June 23, 2009

Basmati & Almond Stuffed Bells

This is just a quickie post, I've had many requests for this one recipe. So why not post it? I will put up an image later and perhaps give more precise measurements in the future. But for now here it is!!

Use any grain or type of rice you like. Whenever I stuff with brown basmati, seems to be a hit!

Basmati & Almond Stuffed Bells
Serves 4

5 red bell peppers, 1 finely chopped & 4 whole for stuffing
1 small yellow or red onion, finely chopped
2 C cooked brown basmati, cooled
8oz fresh goat cheese
1 C toasted & chopped almonds
handful of favorite fresh herbs, chopped (italian parsley, cilantro, chives etc..)
a few drizzles of extra virgin olive oil
sea salt & freshly ground black pepper

Preheat oven to 375 degrees F.

In a medium saute pan over a medium-high flame, heat a little olive oil add the onion and 1 chopped bell pepper and saute until soft and the onions are translucent, about 8 minutes.

Mix into cooled rice, toss with goat cheese, almonds & herbs. Drizzle with a bit of olive oil and season to taste.

Lop off the tops of 4 bell peppers, de-seed and sprinkle the inside cavities with a bit of sea salt.
Stuff the bells with the rice mixture, cover with the tops and bake in a deep casserole dish covered with aluminum foil for approximately 20-35 minutes. Until the bell peppers are soft and cooked through.

Serve with a large mixed green salad.

Buon Appetito!

June 18, 2009

Cedar Plank Rainbow Trout

My grandpa could carry a tune, ride horses, tie knots, fish, hunt, cook, & cut his own firewood. If he were a young man now he would be the perfect candidate for some silly Survivor show or Man Vs. Wild. He was one of those rugged types, self-sufficient, the kind who knows a thing or two about living in the woods and hunting for his own food.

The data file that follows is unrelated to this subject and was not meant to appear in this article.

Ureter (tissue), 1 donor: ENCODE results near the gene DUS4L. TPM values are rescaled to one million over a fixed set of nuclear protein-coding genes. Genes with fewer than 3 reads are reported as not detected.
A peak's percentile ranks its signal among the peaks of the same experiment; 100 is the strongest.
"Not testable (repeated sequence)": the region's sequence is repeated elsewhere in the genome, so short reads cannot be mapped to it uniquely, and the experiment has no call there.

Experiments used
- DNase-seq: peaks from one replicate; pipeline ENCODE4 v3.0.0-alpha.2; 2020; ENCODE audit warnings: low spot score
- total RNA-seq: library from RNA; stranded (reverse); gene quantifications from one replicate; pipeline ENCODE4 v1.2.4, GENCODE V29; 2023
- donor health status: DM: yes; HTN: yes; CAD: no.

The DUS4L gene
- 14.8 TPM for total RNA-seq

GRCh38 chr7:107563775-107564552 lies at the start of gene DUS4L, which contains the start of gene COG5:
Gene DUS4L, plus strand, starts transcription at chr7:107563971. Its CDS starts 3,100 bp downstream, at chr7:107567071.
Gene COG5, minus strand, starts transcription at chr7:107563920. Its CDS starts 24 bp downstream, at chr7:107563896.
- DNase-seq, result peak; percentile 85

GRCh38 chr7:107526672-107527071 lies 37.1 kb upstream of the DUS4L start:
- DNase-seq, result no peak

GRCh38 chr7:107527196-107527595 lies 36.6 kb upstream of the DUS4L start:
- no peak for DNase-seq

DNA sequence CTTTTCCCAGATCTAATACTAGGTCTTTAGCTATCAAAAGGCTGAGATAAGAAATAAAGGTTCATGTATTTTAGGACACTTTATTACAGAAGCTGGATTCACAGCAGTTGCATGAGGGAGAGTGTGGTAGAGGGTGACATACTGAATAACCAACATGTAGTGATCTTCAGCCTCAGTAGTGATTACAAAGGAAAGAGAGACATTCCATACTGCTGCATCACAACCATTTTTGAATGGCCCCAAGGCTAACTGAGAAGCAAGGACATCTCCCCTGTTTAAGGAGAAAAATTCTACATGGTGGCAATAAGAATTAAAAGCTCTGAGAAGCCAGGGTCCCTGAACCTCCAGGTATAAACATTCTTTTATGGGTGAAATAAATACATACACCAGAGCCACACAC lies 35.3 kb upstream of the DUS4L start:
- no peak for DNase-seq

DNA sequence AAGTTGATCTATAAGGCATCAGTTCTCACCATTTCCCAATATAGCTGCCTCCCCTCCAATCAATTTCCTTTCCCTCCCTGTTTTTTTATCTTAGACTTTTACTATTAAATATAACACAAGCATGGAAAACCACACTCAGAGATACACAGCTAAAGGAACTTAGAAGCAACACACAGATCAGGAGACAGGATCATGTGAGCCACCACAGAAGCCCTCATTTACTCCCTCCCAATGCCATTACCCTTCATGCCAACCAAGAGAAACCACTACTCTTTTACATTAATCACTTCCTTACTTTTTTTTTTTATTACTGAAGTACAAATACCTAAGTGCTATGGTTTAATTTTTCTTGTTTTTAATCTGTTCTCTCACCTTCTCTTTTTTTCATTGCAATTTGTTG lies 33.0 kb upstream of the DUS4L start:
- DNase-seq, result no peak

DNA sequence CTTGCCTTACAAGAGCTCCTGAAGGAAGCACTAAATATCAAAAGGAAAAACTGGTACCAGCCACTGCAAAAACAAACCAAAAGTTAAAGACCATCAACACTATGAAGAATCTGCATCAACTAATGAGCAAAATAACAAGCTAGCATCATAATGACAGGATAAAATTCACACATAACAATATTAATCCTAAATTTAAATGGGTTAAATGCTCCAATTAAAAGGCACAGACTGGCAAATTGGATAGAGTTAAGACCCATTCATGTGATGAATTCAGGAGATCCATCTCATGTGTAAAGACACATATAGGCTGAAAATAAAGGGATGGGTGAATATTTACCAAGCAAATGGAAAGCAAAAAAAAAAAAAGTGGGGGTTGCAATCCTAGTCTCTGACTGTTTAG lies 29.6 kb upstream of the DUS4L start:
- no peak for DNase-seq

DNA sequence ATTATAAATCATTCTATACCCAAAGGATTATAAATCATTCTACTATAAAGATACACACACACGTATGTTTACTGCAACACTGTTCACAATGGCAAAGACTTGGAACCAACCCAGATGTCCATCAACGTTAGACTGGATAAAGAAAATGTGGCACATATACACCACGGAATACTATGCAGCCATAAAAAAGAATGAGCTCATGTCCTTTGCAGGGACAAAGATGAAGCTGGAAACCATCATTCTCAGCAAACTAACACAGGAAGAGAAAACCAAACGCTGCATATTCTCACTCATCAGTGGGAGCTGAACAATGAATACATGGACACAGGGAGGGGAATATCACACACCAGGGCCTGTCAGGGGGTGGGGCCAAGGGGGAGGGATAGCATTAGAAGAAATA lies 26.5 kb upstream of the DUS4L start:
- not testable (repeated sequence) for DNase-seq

As a child I wasn't much of a fish fan, Rainbow Trout was the only fish that I seemed to truly enjoy; the fresh and delicate flavor, not too "fishy," perfect for kids. Growing up, we spent summers on Lake Sheridan, in British Columbia, at Grandpa's cabin. Fishing, swimming, catching frogs, climbing trees and running with our boxers, Brandy and Jon Jon.

Preparing and eating this meal takes me back to those long summer days.
The smoke from the cedar planks echos the scent of Grandpa's smoker and the fish.....well that's a given.

Grilled Cedar Plank Rainbow Trout

Serves 4

1 untreated cedar plank
4 (6-8ounce) rainbow trout fillets
1 lemon
sea salt & freshly ground black pepper

Soak the cedar plank in water for at least one hour prior to grilling.
Preheat the grill to Medium High.
Place the cedar plank on the grill for 1-2 minutes per side until you begin to hear a crackle and pop.
Season the trout with sea salt and pepper, place on the prepared plank and close the grill lid. Let cook until fillets are opaque and cooked through, about 5-8 minutes. Squeeze the lemon over the fish and serve on the plank.

June 10, 2009

Spring Greens

Spring greens are abundant at the market. One of my favorite ways to eat them is to toss with a light vinaigrette and serve with warm goat cheese.

Spring Greens with Warm Goat Cheese
Serves 2 as a Dinner Salad or 4 as a Side Salad

5oz baby spinach
handful of sugarsnap peas, destemmed, cut into halves & steamed
small bunch of asparagus, trimmed, cut into 1/4" coins & steamed

5-6oz log of fresh goat cheese
1/2 C of bread crumbs (may need a smidgen more or less)
1 large egg white, beaten with 2 teaspoons of water
butter and olive oil for sauteing